Navigating Winter Hiking: Protecting Yourself from Frostbite


As we find ourselves deep into winter, many hiking enthusiasts find ways to enjoy the winter versions of our favorite landscapes. However, the cold weather brings with it a set of challenges that demand extra precautions. Among the risks, frostbite stands out as a serious concern. In this blog post, we'll explore the dangers of frostbite during winter hikes and discuss what you can do to protect yourself from its chilling effects. Among the risks, frostbite stands out as a serious concern. It only needs to be 32ºF (0ºC) for frostbite to set in.


What is Frostbite?

Frostbite arises when skin cells and underlying tissues freeze. The potential aftermath of getting frostbite can vary – from heightened sensitivity to cold conditions and recurring bouts of frostbite, to more severe outcomes, such as permanent tissue loss or, in extreme cases, amputation. 

As winter unfolds its icy embrace, it becomes imperative for us to make informed choices. By arming ourselves with knowledge and implementing preventive measures, we can embark on outdoor adventures with confidence without jeopardizing our well-being. It's a call to mindfulness and preparedness, ensuring that the wonders of the winter season are enjoyed responsibly and safely.


Warning Signs of Frostbite

As winter's chill descends upon us, it becomes imperative to be vigilant about the potential dangers that accompany frigid temperatures. Recognizing the warning signs of frostbite is crucial for safeguarding oneself and others from its harmful effects. 

Whether navigating snowy landscapes or engaging in outdoor activities, understanding these indicators can be the key to preventing serious cold-related injuries. Below are the several signs of frostbite: 

  • Frozen skin becomes cold, pale, waxy, numb, and woody from the ice crystals in the tissue and frozen nerves.The longer the freezing lasts, the deeper, more severe, and permanent the frostbite injury can be. 
  • When frozen tissue rewarms, the injured blood vessels leak fluid. Tiny clots will then form in the smallest blood vessels, causing inflammation and further damage.
  • Frostbite that thaws and then refreezes makes the damage worse (like meat taken out of the freezer multiple times).

Three Things to Do to Prevent Frostbite 

To prevent frostbite during winter hikes, prioritize three essential measures: 

  1. Wear layers
    • Staying warm is paramount and can be achieved through strategic layering – moisture-wicking base layers, insulating middle layers, and a waterproof outer layer. Don’t forget to wear a hat, gloves or mittens, and insulated footwear.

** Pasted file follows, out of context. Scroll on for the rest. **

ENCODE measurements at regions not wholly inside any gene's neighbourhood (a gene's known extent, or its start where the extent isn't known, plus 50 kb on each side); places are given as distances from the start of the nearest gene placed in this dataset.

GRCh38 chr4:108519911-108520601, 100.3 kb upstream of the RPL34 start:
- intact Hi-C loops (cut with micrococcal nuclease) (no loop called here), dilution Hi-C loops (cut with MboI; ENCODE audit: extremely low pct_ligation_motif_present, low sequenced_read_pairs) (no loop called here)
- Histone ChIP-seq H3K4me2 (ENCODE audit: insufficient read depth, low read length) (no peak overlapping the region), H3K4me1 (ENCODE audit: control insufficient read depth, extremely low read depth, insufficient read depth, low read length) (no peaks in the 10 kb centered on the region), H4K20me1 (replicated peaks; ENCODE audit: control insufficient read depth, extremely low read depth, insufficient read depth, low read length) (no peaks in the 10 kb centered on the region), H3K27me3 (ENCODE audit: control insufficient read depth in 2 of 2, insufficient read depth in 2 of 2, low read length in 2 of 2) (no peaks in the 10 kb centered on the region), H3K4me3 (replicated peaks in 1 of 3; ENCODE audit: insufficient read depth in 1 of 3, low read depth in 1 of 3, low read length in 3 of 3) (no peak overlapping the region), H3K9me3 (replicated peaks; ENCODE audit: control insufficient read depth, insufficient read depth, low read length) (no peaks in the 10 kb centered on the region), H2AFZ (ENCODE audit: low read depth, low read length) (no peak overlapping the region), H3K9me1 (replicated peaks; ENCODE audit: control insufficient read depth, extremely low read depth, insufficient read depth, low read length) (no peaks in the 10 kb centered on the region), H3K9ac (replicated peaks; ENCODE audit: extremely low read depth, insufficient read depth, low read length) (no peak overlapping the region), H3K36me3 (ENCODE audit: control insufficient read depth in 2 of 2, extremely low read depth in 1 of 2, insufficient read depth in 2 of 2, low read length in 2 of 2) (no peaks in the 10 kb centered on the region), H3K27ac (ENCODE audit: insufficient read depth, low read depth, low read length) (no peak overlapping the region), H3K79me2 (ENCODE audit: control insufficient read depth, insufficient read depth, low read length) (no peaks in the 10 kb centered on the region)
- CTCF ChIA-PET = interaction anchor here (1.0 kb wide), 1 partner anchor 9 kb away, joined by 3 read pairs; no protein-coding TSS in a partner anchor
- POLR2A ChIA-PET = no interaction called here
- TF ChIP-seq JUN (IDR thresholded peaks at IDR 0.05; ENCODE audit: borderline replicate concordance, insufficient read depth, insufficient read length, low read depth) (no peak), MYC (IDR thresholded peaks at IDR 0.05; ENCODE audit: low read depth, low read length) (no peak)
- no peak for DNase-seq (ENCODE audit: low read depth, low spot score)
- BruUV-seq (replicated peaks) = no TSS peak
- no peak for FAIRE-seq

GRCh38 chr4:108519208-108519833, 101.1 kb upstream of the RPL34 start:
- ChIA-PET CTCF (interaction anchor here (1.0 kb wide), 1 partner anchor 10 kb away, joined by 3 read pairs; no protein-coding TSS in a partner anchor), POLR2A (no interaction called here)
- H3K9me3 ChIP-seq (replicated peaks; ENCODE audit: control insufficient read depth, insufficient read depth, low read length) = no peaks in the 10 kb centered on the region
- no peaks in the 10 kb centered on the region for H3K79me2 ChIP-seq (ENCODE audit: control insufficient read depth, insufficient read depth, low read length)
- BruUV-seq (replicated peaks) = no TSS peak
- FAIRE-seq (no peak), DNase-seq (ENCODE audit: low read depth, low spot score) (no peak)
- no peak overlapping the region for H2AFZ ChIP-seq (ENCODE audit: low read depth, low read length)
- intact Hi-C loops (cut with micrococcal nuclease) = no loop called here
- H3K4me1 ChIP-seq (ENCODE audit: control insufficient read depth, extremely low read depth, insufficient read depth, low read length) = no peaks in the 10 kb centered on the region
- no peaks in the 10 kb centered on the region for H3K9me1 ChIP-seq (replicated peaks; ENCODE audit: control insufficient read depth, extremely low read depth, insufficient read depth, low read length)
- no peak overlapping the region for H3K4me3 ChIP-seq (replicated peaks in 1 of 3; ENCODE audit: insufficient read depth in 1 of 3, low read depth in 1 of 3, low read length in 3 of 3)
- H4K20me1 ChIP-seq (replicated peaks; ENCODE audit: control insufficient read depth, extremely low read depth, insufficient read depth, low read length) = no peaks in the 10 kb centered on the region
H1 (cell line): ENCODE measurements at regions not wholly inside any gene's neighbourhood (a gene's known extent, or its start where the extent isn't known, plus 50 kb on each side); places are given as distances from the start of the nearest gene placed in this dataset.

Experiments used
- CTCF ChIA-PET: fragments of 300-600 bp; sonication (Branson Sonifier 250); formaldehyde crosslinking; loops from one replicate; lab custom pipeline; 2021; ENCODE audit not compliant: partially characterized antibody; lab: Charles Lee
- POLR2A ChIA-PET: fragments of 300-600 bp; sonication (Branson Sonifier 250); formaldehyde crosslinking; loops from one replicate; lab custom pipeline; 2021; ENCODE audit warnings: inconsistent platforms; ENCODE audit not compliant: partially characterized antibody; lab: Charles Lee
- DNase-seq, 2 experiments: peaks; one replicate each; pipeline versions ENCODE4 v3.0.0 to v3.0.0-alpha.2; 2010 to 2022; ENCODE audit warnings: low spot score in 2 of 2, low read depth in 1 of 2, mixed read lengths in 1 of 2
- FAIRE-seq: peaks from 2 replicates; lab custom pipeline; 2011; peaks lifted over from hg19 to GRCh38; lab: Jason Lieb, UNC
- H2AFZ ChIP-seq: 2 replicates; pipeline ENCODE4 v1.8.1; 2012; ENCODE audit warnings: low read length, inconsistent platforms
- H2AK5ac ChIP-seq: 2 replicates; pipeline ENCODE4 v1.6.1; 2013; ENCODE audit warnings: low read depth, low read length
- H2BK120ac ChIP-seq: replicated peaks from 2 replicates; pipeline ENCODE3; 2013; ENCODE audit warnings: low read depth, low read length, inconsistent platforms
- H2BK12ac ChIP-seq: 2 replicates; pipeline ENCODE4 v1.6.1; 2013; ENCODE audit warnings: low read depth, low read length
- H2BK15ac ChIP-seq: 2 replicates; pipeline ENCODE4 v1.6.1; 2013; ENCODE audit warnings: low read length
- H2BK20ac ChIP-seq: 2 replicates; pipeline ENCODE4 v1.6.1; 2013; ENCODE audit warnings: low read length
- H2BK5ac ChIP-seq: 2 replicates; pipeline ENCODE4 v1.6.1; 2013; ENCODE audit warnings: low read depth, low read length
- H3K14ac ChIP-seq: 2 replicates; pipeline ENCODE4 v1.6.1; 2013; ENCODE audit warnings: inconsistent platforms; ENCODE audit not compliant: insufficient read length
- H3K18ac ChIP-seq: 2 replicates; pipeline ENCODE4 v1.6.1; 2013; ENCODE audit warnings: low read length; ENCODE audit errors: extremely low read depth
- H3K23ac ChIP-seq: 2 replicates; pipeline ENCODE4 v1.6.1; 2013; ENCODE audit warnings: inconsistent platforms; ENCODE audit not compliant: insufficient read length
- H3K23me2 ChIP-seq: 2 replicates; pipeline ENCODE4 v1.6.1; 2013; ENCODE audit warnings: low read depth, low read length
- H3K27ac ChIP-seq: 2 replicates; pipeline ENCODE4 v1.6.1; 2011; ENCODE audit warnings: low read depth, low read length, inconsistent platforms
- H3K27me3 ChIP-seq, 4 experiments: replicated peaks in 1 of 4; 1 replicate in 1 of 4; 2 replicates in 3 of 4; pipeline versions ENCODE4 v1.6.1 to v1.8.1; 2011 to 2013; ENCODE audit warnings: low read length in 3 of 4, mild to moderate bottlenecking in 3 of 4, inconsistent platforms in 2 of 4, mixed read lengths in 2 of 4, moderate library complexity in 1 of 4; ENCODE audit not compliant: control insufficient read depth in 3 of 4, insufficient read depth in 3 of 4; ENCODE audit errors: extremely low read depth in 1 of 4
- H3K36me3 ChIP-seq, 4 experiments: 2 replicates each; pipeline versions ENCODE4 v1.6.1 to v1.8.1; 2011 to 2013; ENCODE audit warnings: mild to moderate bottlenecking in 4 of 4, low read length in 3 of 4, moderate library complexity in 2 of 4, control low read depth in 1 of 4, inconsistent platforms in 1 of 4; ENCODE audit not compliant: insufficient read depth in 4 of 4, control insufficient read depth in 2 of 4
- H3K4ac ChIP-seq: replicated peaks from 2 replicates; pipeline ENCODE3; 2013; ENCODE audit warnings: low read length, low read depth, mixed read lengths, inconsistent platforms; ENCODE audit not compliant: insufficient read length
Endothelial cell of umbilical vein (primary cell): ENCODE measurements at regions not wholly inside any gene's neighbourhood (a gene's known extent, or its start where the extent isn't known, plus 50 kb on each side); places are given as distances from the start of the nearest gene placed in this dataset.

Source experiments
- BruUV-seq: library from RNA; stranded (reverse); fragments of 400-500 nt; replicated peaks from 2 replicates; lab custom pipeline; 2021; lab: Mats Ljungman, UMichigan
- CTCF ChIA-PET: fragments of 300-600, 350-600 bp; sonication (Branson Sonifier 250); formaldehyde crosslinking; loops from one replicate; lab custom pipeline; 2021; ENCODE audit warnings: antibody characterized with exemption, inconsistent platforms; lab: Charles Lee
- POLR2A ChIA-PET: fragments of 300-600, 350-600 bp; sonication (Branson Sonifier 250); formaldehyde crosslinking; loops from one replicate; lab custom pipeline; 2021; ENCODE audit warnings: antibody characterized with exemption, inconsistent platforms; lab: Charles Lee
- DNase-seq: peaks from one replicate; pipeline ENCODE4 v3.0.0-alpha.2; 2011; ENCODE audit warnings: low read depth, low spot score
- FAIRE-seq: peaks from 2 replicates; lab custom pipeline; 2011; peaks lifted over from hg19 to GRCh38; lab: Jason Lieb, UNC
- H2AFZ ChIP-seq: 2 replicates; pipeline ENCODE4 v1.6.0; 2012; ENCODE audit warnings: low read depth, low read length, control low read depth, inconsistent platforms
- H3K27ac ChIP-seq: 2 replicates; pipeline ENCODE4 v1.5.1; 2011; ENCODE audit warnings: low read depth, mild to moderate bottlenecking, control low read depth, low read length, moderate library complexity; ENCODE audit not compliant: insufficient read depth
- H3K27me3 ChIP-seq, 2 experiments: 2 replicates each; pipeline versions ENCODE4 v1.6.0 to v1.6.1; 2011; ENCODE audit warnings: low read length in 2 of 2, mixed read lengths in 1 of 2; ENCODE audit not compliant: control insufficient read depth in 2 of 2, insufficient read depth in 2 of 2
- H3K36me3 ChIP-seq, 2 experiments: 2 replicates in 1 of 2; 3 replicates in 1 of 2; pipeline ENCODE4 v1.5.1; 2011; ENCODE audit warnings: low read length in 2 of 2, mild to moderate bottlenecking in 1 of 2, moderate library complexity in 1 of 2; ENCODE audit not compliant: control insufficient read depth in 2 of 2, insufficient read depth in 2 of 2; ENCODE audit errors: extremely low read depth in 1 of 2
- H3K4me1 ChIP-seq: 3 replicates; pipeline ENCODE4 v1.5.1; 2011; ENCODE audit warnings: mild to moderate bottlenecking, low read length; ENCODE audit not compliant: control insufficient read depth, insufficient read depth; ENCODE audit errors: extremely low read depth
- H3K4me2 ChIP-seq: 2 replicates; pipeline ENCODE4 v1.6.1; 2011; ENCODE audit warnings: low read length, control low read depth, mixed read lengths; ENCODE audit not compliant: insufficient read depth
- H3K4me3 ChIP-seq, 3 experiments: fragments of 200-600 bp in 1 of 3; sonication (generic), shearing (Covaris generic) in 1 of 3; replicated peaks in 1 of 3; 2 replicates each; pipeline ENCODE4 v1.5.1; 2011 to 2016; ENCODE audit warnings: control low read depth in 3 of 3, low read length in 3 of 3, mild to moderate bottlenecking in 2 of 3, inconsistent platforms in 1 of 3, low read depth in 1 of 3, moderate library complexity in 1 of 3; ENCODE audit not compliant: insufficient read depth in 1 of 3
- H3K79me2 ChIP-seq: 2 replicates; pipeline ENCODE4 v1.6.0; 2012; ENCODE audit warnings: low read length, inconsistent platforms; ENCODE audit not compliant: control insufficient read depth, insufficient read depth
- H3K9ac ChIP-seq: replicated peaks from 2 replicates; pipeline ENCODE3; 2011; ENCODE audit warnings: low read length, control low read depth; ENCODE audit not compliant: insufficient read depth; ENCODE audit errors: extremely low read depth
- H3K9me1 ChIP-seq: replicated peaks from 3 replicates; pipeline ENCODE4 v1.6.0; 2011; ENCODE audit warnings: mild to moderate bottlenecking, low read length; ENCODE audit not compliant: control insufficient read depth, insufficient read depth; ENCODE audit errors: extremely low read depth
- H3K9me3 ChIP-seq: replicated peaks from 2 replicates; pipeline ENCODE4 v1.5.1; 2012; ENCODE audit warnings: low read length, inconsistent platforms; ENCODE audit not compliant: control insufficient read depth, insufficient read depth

2. Protect the skin
    • Skin that sticks out farthest from your body is the most vulnerable to frostbite (think: nose, ears, fingers, and toes). Protect these areas from direct exposure to wet, cold, and windy conditions.
  3. Move to keep warm
    • Regular movement helps maintain good blood flow, which helps you maintain overall warmth. It also helps prevent tight clothing from impeding blood circulation.

Dealing with Frostbite

If your skin becomes frostbitten, it’s important to act quickly by following these steps:

  1. Rapid rewarming*
    • The best way to rewarm frostbite is by thawing the skin by immersing it in non-scalding, hot water (around 100°F or 38°C) for 20-30 minutes. This helps restore blood flow and warmth to the frostbitten area.*If you’re in a situation where the skin will potentially get refrozen, it’s best to let the frostbite rewarm on its own. You can cover it with warm clothing, cup the frostbitten area with your hands and breathe onto it, or make direct contact with warm skin.
  2. Protect the skin
    • After rewarming, shield the treated area to prevent additional injury. Use dry, warm clothing or blankets. Avoid tight bandages that could restrict blood flow

  3. Prevent re-freezing
    • Keep the affected area away from the cold. Refreezing can exacerbate the damage caused by frostbite. Ensure the skin remains warm and protected.


Rewarming frostbite can be painful as the blood rushes back to the skin and can take up to an hour. Drink plenty of fluids, as staying hydrated helps to increase blood flow to the cold, injured areas.

Amidst the winter wonderland, safety should always be a priority. Download the GOES Health today and enter AHS10OFF for 10% off a premium GOES+ subscription to access valuable information from wilderness medicine experts. Enhance your outdoor experience by staying informed about cold weather risks and learning crucial tips for your well-being. Let's make this winter hiking season a safe and memorable adventure!